The Jiufotang Formation (Chinese: 九佛堂组, pinyin: jiǔfótáng zǔ) is an Early Cretaceous geological formation in Chaoyang, Liaoning which has yielded fossils of feathered dinosaurs, primitive birds, pterosaurs, and other organisms (see Jehol Biota). It is a member of the Jehol group. The exact age of the Jiufotang has been debated for years, with estimates ranging from the Late Jurassic to the Early Cretaceous. He et al. (2004) used argon - isotope radiometry to confirm biostratigraphic age estimates. They confirmed an Early Cretaceous, Aptian age for the Jiufotang Formation, 120.3 +/-0.7 million years ago. Fossils of Microraptor and Jeholornis are from the Jiufotang.

Microraptoria

Microraptoria (Greek, μίκρος, mīkros: "small"; Latin, raptor: "one who seizes") is a clade of basal dromaeosaurid theropod dinosaurs. The first microraptorians appeared 125 million years ago in China. Many are known for long feathers on their legs and may have been semi-arboreal powered fliers, some of which even capable of launching from the ground. Most microraptorians were relatively small; adult specimens of Microraptor range between 77–90 centimetres long (2.53–2.95 ft) and weigh up to 1 kilogram (2.2 lb), making them some of the smallest known dinosaurs.

Paraves

Paraves are a widespread group of theropod dinosaurs that originated in the Late Jurassic period. In addition to the extinct dromaeosaurids, troodontids, anchiornithids, and scansoriopterygids, the group also contains the avialans, among which are the over ten thousand species of living birds. Primitive members of Paraves are well known for the possession of an enlarged claw on the second digit of the foot, which was held off the ground when walking in some species.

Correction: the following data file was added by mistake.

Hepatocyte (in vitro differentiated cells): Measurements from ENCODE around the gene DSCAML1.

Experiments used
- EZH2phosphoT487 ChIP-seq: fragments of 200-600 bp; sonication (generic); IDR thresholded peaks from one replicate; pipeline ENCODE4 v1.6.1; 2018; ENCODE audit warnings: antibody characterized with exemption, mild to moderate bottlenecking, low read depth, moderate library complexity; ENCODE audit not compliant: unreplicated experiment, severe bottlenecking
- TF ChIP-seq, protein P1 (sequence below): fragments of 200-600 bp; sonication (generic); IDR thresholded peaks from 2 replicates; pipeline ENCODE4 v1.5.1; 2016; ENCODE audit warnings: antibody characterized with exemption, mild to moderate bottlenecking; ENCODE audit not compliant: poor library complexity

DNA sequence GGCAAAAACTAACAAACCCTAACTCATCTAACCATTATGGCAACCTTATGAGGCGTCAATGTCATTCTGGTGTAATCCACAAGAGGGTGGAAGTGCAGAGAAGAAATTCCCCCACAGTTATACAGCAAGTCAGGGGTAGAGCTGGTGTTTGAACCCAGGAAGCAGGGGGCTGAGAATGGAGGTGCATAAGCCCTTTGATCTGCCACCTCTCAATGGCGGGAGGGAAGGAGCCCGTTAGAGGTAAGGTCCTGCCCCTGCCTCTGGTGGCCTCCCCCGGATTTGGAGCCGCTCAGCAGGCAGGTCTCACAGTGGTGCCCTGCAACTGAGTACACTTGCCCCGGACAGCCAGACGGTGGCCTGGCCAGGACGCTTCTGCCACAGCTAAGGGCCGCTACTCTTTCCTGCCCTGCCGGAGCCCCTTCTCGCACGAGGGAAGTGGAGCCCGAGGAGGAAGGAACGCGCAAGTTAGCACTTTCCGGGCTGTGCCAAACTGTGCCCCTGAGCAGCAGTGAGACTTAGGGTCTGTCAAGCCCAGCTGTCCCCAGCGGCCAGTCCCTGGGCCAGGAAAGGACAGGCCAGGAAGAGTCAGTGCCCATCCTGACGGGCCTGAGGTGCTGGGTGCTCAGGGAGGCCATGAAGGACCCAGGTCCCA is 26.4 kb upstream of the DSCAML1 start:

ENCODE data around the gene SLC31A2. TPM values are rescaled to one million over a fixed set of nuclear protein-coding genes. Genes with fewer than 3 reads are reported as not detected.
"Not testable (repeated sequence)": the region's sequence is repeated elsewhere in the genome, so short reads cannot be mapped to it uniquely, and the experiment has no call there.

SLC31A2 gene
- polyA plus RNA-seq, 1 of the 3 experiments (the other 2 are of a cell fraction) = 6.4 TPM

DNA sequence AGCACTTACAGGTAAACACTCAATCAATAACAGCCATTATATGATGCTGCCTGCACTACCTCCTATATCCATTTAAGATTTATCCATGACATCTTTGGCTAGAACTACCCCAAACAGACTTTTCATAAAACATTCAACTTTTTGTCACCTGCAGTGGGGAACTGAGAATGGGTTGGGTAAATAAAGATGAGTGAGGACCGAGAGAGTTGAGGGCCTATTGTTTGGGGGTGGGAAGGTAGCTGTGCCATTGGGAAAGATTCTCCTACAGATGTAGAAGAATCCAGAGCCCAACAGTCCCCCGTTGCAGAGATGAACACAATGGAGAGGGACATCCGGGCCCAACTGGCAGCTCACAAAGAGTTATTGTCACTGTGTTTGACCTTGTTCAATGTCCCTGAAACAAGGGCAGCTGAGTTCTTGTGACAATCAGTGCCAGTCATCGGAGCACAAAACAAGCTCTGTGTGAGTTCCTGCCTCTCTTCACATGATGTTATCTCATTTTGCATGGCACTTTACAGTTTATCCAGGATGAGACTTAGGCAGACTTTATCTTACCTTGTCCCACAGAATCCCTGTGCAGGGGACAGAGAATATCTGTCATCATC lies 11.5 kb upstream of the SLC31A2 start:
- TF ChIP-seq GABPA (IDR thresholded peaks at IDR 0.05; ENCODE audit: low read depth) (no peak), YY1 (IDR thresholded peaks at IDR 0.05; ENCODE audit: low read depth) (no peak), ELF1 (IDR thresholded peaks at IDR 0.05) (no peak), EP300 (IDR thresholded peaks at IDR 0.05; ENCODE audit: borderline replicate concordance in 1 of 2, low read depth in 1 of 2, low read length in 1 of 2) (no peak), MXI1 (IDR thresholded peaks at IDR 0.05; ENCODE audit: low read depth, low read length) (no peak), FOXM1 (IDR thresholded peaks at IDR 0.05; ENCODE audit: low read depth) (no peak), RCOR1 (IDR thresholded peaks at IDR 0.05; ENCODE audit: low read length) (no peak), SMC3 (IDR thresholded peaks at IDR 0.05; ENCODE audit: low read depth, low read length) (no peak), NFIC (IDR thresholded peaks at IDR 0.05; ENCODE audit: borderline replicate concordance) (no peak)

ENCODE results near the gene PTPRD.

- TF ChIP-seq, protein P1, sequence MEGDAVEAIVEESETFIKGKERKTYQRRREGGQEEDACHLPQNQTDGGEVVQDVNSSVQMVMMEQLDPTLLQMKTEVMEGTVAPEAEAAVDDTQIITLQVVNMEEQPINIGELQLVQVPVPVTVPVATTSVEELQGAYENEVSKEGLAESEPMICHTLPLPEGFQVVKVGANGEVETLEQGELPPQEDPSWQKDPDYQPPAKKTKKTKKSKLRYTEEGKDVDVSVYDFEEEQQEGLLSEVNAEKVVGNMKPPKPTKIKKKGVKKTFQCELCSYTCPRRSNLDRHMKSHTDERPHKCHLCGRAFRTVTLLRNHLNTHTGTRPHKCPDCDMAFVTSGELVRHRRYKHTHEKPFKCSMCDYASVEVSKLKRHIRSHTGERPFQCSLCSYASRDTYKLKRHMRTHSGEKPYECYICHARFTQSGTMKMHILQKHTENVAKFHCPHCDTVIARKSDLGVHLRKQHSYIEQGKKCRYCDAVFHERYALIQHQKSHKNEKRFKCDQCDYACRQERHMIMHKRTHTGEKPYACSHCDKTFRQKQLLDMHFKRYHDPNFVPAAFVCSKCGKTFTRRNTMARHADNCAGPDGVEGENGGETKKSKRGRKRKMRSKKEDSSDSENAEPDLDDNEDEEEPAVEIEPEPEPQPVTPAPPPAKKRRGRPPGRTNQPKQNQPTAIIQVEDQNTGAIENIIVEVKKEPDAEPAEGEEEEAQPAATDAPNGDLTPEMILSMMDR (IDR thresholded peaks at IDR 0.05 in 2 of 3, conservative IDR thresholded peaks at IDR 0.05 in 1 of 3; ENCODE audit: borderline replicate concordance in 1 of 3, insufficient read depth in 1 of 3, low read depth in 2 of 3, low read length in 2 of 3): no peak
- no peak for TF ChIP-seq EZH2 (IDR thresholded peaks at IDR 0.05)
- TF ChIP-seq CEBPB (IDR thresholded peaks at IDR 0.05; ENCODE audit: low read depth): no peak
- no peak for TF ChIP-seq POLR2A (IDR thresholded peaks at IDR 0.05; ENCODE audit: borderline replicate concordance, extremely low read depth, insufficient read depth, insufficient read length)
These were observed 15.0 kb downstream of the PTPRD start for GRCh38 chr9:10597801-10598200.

Pedopenna

Pedopenna (meaning "foot feather") is a genus of small, feathered, maniraptoran dinosaur from the Daohugou Beds in China. It is possibly older than Archaeopteryx, though the age of the Daohugou Beds where it was found is debated. A majority of studies suggest that beds probably date from between the late Middle Jurassic (168 million years ago) and early Late Jurassic Period (164-152 million years ago).The name Pedopenna refers to the long pennaceous feathers on the metatarsus; daohugouensis refers to the locality of Daohugou, where the holotype was found. Pedopenna daohugouensis probably measured 1 meter (3 ft) or less in length, but since this species is only known from the hind legs, the actual length is difficult to estimate. Pedopenna was originally classified as a paravian, the group of maniraptoran dinosaurs that includes both deinonychosaurs and avialans (the lineage including modern birds), but some scientists have classified it as a true avialan more closely related to modern birds than to deinonychosaurs.

Serikornis